What is to be done about teenagers and their sexuality? The question is never far from the minds of their parents, nor from the media and public debate. In the United States a decade of support by the federal government for education programmes devoted to getting teens to save sex for marriage may soon come to an end. Sceptics now have enough representation in Congress — and the findings of a recent study (yes, one study) — to achieve the withdrawal of funding for abstinence-only education and to throw more money at programmes based on contraception and "protection". 

Too often the debate over sex education is determined by public health goals — reducing teenage pregnancies and diseases — rather than by concern for the good of young people themselves. Abstinence education, whatever the merits of the ideal it represents, seems a roundabout and unrealistic way of reducing the bad statistics.

Love is the bigger picture; chastity is a way of getting there. And the journey starts in the family.

Yet the great majority of parents (and young people themselves) recognize that saving sex for marriage is better for them than experimenting with sex and premature romantic relationships. This is what a survey published earlier this year by the US National Campaign to Prevent Teen Pregnancy indicated: people want to hear a strong abstinence message. 

The same survey showed, however, that many adopt a compromise position, supporting the safer sex approach — "just in case". As a matter of fact (that is, more than one study)(1), this approach will fail to protect many young people from bad consequences of sex in the short or long term. Sadly, it will also give them a confused idea of the meaning of sex and rob them of willpower and confidence in the face of pressure.

How, then, can parents themselves develop the confidence to "say no" to compromises that may harm their children? How can they have the courage of their conviction that abstinence, or chastity, is not only best but really possible for today's young people? How can they actually tackle the task with serenity?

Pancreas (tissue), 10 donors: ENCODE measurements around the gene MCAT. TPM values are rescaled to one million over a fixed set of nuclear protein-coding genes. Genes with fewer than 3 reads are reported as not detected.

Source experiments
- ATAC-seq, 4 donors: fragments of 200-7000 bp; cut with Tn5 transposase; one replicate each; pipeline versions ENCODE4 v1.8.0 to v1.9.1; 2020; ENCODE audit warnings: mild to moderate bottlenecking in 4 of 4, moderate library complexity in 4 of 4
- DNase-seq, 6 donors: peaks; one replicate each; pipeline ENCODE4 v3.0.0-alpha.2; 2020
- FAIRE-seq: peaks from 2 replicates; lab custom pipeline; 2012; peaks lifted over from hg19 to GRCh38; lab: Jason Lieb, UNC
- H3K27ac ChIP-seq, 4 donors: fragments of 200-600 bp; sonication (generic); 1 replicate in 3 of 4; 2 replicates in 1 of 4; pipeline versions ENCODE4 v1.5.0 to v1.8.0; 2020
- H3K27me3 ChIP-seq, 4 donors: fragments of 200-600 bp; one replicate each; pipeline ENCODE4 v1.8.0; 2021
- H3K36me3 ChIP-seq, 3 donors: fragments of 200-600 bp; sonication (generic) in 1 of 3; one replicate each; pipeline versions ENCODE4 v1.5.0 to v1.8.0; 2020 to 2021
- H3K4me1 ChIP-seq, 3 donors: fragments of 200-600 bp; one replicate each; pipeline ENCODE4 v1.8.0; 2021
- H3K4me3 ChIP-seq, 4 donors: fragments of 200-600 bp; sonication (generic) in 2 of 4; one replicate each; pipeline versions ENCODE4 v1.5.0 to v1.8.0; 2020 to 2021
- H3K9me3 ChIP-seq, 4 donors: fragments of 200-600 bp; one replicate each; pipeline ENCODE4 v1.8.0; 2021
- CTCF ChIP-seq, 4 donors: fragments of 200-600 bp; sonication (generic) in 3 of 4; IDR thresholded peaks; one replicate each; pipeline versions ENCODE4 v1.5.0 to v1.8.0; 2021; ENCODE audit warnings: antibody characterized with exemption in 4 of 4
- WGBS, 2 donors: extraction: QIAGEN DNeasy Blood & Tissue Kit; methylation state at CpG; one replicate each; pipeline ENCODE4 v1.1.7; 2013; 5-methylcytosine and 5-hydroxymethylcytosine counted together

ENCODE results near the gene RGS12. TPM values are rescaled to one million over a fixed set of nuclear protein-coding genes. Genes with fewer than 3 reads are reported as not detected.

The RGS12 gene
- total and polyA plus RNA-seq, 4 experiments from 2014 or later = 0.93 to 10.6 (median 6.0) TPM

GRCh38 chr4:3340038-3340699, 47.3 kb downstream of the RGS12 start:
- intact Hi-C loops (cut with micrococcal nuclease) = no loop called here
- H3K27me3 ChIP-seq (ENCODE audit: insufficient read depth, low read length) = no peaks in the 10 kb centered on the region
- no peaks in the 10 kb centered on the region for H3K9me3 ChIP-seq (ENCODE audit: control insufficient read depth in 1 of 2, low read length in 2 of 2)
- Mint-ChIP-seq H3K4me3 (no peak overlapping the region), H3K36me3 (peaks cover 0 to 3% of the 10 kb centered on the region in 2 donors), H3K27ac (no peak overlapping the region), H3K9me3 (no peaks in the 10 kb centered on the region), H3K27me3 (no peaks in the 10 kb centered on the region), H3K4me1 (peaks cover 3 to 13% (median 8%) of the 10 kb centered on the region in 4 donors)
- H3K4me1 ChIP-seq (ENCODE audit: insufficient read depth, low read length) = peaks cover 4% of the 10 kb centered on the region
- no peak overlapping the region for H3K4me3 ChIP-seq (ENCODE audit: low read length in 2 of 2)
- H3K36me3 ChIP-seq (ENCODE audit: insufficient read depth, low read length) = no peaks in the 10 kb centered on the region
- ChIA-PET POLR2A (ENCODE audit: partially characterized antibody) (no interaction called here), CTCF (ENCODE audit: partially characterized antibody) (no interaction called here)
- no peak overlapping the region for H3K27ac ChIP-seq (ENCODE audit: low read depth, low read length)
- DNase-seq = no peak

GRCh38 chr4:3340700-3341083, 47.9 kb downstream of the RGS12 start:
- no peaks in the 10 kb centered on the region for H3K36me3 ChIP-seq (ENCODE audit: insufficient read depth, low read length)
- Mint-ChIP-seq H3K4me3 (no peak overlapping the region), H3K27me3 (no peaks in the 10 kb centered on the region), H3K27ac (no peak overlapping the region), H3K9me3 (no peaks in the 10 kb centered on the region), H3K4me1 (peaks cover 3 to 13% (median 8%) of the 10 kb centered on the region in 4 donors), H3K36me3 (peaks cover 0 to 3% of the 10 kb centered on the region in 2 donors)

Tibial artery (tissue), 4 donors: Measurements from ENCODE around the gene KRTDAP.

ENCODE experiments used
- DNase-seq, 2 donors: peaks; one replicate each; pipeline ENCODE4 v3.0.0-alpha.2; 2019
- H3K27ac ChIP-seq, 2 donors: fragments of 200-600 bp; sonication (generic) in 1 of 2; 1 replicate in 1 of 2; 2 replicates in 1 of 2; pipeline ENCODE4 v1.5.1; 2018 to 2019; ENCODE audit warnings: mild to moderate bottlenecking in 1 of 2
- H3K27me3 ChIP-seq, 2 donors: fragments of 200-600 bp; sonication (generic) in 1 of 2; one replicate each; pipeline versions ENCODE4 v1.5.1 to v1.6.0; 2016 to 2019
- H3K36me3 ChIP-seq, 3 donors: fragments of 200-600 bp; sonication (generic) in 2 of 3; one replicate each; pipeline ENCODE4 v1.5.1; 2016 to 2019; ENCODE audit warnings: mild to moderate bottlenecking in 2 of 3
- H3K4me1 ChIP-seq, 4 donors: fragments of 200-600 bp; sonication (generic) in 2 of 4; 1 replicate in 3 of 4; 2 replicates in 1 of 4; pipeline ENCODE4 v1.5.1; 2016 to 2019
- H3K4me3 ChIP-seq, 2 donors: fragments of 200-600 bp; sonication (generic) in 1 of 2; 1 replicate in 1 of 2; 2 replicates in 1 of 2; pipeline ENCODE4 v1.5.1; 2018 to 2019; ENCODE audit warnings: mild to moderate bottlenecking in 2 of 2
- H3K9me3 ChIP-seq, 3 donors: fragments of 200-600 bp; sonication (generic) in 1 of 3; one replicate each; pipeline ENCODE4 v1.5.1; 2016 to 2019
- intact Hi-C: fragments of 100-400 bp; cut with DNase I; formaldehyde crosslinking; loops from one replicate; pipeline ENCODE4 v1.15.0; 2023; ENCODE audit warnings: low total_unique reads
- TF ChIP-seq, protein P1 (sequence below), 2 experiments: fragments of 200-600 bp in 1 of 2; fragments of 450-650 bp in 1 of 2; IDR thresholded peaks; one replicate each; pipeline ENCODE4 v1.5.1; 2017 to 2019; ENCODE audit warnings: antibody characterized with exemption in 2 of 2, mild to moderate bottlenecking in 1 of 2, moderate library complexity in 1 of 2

These are questions being addressed by an international network of parents and educators who will meet later this year in Manila for two days of expert input and discussions, followed by a motivational youth event. The congress is the second of its kind, the first being held in Mexico last year.

November's gathering will feature such experts in the field of character, or virtue, education as Thomas Lickona, director of the Centre for the 4th and 5th Rs (Respect and Responsibility) at the State University of New York; and Kevin Ryan, founder of the Centre for Advancement of Ethics and Character at Boston University.  

Character education, according to CAEC's Manifesto, aims to help children develop good dispositions that will lead students to responsible and mature adulthood. It is a matter of virtues rather than just values, of settled habits rather than slogans on the wall or a lapel button. A key virtue in the area of sexuality is self-mastery, another term for the cardinal virtue of temperance. But pretty well every virtue has a bearing on sexual behaviour: honesty, kindness, justice, courage…

Forming a child's character is clearly the parents' task first of all but teachers and the whole school community also play a key role. The community dimension is critical. As Andrew Mullins shows dramatically in another article this week, virtues, like vices, are caught — from the example of parents and other models in the child's environment and particularly those to whom she or he is attached emotionally — rather than verbally taught.

Interestingly, leading US sex education researcher Douglas Kirby has come to appreciate the importance of "norms and attachment" in the sex education enterprise. In an essay of 2001 about "what works" in sex-ed, based on a major review of sex education studies, he had this to say: